Yesterday I broke through 5000 pageviews on this blog. That’s a cause to celebrate 🙂 The blog is active since the middle of June, so it’s taken almost exactly three months to reach the 5000. My other blog, that I moved from (and where all posts older than June come from) is at twice that much, but it’s been going on since July 2010 and Blogger counts pageviews a bit different than WordPress.
When it comes to spending free time, I’m a city boy through and through. Give me a choice between a sunny beach and a historically and culturally rich city, and I will probably… do both 😉 But if that’s impossible, I would much rather take a stroll down some narrow alleyways of an old town than suntan (especially if it’s 40C and the old town in question is fountain-rich Grenada)
That said, even I can get bored or tired of asphalt and concrete. When that time comes, I venture forth in search of some oasis of calm and quiet in the middle of the city. All good cities have them: either public parks, or temple gardens, or urban forests. But the ones that really remain in memory are places that have that little something extra; a spark of brilliance or a touch of history that makes them stand out from the rest.
Here’s a list of my top 5 favourite of such getaways: all five are free to enter, though not always free to get to. You will notice these are also one of the top cities to live in, according to various surveys. It’s no coincidence; the best governed cities have also the best public spaces. Continue reading “Top 5 Inner-city Getaways”→
As you may have noticed by now, my visit to Vienna was a bit on the unorthodox side. Skipping the galleries and palaces (but not the cafes!), I’ve spent my two days searching for the weirder bits of the city. After spotting some old Nazi Dark Towers, I then boarded the U3 line towards Simmering, alighting at the Gasometer station.
The station’s name spoils the surprise a bit, but then if you ventured so far away from the city centre, you probably already know what’s waiting for you. A vertical brick wall, arcing to the left and right, forming a giant cylinder. One of those huge XIXth century coal gas tanks that every European city used to have. But this one is different; and not only because there are four of them in one place. Continue reading “A different Vienna, part 2 – Gasometer: steampunk arcologies”→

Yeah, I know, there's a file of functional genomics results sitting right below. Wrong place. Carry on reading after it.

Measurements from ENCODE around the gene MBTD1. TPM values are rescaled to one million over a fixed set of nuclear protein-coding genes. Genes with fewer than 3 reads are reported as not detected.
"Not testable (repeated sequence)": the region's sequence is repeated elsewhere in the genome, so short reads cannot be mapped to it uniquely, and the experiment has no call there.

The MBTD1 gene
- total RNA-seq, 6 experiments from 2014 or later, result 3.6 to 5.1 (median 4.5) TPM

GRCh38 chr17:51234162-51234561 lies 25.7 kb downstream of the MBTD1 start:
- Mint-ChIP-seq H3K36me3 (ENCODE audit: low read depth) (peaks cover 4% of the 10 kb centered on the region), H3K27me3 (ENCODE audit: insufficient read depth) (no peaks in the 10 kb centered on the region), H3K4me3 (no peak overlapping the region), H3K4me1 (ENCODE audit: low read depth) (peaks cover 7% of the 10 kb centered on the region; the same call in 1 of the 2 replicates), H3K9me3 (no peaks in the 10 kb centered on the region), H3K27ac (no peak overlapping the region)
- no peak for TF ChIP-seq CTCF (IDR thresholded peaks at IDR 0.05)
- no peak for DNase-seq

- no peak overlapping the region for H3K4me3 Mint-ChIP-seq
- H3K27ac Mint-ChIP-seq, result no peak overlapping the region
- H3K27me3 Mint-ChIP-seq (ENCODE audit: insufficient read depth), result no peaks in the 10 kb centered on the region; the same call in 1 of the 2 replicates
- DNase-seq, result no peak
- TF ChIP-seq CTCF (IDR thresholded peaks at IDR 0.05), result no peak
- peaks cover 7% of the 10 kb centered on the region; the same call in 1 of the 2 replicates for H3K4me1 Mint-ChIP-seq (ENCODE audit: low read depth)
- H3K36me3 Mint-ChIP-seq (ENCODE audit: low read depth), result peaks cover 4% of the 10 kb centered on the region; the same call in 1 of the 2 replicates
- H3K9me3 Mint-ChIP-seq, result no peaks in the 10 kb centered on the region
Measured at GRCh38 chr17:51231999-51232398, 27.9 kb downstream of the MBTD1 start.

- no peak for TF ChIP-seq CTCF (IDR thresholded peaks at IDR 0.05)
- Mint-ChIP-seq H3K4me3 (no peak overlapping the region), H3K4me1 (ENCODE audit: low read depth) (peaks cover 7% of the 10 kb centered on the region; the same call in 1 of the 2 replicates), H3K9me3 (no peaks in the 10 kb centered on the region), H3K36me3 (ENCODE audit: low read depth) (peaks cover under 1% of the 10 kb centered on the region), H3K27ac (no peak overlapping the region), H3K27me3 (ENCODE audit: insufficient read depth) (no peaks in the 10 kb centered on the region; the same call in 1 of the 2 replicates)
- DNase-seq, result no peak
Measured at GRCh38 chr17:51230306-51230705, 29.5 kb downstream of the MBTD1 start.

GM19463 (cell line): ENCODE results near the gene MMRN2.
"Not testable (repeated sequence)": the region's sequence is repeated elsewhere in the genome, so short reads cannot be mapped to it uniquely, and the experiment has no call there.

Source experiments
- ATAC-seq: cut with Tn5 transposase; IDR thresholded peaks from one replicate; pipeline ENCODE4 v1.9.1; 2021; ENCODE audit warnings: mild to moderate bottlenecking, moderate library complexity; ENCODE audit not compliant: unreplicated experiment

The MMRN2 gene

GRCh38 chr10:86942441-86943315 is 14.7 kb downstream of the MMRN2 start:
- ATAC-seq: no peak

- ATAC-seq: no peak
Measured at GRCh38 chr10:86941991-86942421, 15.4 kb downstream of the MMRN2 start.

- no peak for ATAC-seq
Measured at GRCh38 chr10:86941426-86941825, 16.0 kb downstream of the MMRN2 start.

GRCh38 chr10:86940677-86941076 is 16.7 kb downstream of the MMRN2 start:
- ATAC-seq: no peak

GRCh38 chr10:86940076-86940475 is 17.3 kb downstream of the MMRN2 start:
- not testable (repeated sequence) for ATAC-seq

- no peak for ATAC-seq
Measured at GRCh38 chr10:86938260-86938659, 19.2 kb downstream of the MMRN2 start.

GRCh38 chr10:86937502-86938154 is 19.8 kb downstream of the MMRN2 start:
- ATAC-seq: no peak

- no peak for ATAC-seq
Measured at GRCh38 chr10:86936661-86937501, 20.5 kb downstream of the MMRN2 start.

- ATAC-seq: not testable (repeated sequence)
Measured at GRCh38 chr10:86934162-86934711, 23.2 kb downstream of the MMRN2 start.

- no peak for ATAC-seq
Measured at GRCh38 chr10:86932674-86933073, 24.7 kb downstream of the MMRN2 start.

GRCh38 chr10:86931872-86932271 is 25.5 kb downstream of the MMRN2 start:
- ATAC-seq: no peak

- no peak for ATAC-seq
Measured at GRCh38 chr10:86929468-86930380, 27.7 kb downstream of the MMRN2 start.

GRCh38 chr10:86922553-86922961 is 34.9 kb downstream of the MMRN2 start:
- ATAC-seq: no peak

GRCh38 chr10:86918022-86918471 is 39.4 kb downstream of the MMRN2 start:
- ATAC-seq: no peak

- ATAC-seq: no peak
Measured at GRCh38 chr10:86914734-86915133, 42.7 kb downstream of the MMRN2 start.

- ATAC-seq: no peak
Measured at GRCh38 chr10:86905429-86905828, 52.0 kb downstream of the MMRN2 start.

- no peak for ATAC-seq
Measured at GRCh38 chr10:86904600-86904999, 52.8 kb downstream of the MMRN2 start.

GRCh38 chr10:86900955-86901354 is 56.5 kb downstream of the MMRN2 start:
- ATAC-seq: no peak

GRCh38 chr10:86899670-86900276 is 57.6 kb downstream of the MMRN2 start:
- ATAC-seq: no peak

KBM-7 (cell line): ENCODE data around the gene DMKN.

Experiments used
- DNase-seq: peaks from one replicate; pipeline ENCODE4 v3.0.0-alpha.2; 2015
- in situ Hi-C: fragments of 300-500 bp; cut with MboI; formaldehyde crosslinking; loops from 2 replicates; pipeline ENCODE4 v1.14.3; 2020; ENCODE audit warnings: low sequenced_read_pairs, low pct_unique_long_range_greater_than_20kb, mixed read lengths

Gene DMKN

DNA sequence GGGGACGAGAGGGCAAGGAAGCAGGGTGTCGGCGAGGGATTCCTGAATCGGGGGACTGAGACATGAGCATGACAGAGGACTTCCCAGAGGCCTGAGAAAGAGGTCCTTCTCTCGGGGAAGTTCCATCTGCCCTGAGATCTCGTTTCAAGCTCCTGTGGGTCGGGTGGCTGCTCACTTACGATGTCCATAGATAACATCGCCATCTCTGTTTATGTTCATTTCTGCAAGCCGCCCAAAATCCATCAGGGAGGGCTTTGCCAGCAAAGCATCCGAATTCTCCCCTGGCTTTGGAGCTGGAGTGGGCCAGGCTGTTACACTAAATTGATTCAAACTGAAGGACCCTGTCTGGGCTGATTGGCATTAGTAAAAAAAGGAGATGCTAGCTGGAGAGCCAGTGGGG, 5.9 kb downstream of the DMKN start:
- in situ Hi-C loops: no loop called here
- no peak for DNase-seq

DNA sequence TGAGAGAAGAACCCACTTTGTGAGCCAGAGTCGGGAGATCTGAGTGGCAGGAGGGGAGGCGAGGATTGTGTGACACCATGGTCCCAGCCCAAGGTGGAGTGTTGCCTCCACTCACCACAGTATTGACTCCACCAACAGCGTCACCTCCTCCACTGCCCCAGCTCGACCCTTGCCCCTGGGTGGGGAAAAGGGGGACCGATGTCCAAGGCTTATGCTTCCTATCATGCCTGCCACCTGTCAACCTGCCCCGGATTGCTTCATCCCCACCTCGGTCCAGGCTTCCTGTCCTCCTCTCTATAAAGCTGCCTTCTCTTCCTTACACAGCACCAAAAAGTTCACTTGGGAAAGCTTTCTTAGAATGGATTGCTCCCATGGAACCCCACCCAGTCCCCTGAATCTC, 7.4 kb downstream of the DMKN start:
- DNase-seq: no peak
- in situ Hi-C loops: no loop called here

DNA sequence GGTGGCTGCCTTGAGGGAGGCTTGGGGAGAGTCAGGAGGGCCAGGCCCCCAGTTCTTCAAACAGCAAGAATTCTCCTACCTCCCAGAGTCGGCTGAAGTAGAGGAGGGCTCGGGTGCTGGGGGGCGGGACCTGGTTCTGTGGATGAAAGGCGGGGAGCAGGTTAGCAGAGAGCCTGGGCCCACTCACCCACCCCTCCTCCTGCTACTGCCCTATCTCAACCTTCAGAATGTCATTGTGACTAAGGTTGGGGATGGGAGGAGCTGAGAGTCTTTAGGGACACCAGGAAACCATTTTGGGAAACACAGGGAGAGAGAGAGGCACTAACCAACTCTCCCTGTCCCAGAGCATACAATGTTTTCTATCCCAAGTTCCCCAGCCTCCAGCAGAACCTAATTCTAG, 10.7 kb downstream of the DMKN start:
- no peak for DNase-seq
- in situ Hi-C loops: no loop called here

(I’ve been to Vienna last week. This is the first of my impressions of the city.)
You’d be forgiven to miss them on the map. They are not marked in any way, other than the pale pink of ‘some building’. You’d be forgiven to miss them in a guide, as they are not listed under the main attractions of the city – of which there are many (except one of them, on which more below).
But you should not miss them while standing anywhere within quarter of a mile from these dread-inspiring constructions. Fifty meters tall and forty meters wide, these blocks of solid concrete stand out not just like sore thumbs, but like entire sole limbs, looming over some of the more picturesque parts of the city. Just try to go to Augarten park and ignore their existence (as does everyone else around you). It’s impossible. Continue reading “A different Vienna, part 1 – the Flakturms, or “Don’t Mention Ze War!””→